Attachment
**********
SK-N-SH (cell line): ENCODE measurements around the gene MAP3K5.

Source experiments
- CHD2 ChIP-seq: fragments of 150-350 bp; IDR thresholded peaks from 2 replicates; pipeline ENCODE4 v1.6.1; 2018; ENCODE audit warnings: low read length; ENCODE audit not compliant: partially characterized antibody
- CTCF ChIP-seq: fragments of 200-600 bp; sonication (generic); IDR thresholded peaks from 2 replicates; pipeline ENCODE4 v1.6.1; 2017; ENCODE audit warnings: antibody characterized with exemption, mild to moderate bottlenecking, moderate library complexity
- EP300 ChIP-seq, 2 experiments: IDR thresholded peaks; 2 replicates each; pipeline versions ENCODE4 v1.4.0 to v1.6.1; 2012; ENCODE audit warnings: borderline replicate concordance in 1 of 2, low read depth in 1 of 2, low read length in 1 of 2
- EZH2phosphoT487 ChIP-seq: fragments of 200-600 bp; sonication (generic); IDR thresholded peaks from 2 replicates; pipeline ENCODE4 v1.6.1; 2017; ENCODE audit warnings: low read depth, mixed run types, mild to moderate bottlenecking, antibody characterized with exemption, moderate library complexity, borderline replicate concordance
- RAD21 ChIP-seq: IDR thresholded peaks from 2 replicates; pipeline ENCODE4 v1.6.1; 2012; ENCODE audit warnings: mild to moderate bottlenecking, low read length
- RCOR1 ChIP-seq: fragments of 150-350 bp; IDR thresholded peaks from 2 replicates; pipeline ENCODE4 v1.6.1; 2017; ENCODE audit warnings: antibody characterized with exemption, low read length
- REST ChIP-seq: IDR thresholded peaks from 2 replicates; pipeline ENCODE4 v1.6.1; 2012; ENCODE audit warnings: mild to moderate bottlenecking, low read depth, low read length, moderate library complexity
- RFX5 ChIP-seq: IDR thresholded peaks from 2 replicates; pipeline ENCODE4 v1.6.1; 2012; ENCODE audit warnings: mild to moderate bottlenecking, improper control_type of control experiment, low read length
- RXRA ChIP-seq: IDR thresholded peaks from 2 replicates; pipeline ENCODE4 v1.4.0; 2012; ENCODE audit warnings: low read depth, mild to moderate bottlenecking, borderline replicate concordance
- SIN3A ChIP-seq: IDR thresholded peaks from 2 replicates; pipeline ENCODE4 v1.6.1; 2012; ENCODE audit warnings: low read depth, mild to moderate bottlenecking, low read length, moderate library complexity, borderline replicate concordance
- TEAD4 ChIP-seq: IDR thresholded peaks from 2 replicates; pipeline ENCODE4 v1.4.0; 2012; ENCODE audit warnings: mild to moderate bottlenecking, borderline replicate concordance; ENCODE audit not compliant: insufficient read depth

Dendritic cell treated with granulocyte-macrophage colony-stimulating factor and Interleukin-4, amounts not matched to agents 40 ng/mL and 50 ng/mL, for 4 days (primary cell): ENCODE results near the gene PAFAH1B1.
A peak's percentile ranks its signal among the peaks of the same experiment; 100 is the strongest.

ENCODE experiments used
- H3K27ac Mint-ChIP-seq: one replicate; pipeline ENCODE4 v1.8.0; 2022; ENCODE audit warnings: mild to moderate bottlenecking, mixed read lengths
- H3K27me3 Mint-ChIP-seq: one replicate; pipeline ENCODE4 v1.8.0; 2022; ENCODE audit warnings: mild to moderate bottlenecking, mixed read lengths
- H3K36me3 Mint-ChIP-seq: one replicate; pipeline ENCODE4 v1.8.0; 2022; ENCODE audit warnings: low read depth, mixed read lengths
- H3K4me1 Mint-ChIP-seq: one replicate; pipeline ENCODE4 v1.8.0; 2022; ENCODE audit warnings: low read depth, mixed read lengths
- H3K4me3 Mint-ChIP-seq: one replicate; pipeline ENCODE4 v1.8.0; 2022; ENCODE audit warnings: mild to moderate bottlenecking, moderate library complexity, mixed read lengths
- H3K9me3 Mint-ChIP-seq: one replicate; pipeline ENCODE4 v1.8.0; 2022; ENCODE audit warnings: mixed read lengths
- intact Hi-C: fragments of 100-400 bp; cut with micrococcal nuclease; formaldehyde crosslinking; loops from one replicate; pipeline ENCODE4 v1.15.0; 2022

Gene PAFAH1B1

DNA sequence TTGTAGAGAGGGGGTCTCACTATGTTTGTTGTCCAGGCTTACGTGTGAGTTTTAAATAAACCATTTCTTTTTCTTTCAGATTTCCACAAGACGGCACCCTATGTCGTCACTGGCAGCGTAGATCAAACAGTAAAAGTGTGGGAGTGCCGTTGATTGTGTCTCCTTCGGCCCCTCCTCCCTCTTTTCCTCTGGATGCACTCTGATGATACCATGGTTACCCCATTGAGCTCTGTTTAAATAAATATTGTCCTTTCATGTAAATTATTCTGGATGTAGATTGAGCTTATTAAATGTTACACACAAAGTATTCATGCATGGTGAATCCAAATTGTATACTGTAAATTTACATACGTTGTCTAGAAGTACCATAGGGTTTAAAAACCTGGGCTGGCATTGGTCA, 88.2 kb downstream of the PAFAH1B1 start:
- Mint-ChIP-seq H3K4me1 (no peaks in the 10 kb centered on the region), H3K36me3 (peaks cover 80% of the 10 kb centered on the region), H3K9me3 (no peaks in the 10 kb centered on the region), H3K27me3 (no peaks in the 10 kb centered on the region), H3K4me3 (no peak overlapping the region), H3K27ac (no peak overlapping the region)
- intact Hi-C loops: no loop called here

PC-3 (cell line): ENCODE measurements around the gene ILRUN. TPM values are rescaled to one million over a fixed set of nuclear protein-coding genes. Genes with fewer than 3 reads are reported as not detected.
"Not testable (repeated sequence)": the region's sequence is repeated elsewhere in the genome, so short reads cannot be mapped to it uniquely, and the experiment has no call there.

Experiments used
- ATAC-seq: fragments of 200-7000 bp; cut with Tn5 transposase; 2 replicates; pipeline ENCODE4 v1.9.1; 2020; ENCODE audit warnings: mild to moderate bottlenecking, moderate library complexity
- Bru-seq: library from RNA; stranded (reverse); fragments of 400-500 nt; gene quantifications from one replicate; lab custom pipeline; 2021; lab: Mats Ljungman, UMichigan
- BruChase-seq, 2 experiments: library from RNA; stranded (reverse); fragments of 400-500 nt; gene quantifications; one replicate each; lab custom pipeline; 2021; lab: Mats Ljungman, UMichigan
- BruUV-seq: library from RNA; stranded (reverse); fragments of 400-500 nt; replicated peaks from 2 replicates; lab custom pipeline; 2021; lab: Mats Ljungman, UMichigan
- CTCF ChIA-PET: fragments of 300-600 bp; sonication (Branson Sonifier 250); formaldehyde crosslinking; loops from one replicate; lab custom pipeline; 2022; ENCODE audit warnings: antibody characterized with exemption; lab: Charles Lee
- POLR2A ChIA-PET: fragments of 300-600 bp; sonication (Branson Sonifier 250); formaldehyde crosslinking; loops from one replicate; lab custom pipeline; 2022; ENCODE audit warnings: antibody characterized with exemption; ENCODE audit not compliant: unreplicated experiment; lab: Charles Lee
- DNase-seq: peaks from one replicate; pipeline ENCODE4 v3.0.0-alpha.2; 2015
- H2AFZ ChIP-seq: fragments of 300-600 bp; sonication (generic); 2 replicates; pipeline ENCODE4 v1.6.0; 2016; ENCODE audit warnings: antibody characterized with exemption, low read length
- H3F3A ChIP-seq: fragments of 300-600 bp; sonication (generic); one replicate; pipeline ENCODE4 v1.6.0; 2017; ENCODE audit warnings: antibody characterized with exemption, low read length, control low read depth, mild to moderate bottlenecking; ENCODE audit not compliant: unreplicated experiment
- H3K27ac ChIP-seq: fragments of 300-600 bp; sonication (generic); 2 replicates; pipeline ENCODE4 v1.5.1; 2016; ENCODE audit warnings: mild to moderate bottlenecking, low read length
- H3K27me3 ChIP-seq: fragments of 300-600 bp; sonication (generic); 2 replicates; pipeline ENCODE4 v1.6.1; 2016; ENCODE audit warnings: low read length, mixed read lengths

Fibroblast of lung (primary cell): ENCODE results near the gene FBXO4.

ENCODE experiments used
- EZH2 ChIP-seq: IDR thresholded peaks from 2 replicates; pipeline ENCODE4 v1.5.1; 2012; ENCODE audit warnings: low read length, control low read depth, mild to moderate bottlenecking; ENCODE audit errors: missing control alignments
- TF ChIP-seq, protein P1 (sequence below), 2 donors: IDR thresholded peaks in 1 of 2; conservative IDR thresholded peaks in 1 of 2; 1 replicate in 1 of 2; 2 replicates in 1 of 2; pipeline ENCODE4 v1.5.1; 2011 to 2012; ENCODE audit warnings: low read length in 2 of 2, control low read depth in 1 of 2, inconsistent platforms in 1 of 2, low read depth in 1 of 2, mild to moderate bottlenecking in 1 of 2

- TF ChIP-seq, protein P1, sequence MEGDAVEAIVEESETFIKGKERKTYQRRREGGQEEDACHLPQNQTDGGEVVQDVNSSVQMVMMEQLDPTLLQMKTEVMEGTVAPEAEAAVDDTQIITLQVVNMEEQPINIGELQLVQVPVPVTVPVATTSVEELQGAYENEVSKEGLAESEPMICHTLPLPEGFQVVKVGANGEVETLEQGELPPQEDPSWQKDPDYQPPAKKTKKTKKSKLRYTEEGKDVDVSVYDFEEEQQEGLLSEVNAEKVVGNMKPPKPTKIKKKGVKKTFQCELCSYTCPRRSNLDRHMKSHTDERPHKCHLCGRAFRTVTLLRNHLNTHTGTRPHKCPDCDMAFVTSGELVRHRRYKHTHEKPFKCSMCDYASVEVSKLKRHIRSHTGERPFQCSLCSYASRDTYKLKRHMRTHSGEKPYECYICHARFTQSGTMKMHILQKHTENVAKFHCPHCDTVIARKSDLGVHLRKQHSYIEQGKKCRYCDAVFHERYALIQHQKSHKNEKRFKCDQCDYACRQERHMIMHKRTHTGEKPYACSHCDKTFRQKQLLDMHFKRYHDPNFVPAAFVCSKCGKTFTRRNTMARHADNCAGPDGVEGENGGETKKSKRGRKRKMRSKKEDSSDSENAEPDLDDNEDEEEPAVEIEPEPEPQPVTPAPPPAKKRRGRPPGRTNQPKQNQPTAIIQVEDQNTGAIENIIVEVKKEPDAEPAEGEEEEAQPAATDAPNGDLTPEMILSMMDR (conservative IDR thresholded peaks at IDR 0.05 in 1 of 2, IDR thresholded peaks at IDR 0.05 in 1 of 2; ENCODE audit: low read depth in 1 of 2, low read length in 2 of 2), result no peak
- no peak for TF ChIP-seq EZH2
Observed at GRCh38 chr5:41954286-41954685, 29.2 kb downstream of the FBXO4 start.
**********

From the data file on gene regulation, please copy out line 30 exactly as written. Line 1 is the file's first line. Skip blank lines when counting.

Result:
Experiments used